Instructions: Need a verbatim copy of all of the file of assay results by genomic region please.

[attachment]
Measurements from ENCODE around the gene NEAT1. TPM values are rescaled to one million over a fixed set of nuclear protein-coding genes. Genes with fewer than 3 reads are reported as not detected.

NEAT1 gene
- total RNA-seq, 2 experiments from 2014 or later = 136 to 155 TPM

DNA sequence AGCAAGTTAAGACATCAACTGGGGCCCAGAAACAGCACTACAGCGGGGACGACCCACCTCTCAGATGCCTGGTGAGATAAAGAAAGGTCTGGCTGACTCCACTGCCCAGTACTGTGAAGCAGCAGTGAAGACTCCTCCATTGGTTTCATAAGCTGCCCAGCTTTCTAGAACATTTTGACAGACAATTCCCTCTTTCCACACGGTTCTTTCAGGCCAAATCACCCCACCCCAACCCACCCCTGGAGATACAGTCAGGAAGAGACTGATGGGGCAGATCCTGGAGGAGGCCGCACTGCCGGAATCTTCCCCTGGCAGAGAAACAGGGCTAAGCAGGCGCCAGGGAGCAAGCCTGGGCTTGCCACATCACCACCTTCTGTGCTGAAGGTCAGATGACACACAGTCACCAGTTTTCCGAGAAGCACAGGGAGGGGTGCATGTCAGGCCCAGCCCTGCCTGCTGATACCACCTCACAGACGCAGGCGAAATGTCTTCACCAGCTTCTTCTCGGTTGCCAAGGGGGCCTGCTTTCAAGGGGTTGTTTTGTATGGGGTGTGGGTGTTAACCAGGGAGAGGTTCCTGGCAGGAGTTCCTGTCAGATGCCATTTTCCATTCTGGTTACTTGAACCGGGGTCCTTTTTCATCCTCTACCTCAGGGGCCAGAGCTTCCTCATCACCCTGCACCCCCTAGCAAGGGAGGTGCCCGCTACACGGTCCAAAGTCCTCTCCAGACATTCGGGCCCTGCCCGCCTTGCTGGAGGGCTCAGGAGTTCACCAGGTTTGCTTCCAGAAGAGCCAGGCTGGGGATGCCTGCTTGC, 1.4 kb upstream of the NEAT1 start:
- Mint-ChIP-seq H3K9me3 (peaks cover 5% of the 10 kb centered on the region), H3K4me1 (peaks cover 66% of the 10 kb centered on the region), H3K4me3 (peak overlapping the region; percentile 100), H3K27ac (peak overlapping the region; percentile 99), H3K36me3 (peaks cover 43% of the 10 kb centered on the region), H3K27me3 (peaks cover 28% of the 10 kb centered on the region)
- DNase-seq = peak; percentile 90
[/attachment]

Measurements from ENCODE around the gene NEAT1. TPM values are rescaled to one million over a fixed set of nuclear protein-coding genes. Genes with fewer than 3 reads are reported as not detected.

NEAT1 gene
- total RNA-seq, 2 experiments from 2014 or later = 136 to 155 TPM

DNA sequence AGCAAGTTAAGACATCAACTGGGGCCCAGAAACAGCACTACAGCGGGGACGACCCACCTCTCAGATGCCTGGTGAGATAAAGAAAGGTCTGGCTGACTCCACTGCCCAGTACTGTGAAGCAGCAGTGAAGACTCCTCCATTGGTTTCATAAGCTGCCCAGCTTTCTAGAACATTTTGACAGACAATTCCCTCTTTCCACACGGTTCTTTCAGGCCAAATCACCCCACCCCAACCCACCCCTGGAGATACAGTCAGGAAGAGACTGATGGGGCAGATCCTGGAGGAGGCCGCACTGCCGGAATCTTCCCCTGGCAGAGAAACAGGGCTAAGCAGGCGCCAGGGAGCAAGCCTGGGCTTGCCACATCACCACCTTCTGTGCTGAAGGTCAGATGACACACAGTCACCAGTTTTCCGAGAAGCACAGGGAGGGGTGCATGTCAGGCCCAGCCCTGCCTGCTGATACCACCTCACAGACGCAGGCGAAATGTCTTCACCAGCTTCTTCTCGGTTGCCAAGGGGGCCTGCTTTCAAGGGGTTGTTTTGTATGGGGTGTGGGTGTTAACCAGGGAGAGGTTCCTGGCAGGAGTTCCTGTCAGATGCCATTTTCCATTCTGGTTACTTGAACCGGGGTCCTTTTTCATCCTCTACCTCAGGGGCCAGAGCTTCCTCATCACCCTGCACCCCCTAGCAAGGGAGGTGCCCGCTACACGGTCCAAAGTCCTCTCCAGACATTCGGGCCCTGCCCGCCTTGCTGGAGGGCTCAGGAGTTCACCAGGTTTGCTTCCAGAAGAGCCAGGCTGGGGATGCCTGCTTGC, 1.4 kb upstream of the NEAT1 start:
- Mint-ChIP-seq H3K9me3 (peaks cover 5% of the 10 kb centered on the region), H3K4me1 (peaks cover 66% of the 10 kb centered on the region), H3K4me3 (peak overlapping the region; percentile 100), H3K27ac (peak overlapping the region; percentile 99), H3K36me3 (peaks cover 43% of the 10 kb centered on the region), H3K27me3 (peaks cover 28% of the 10 kb centered on the region)
- DNase-seq = peak; percentile 90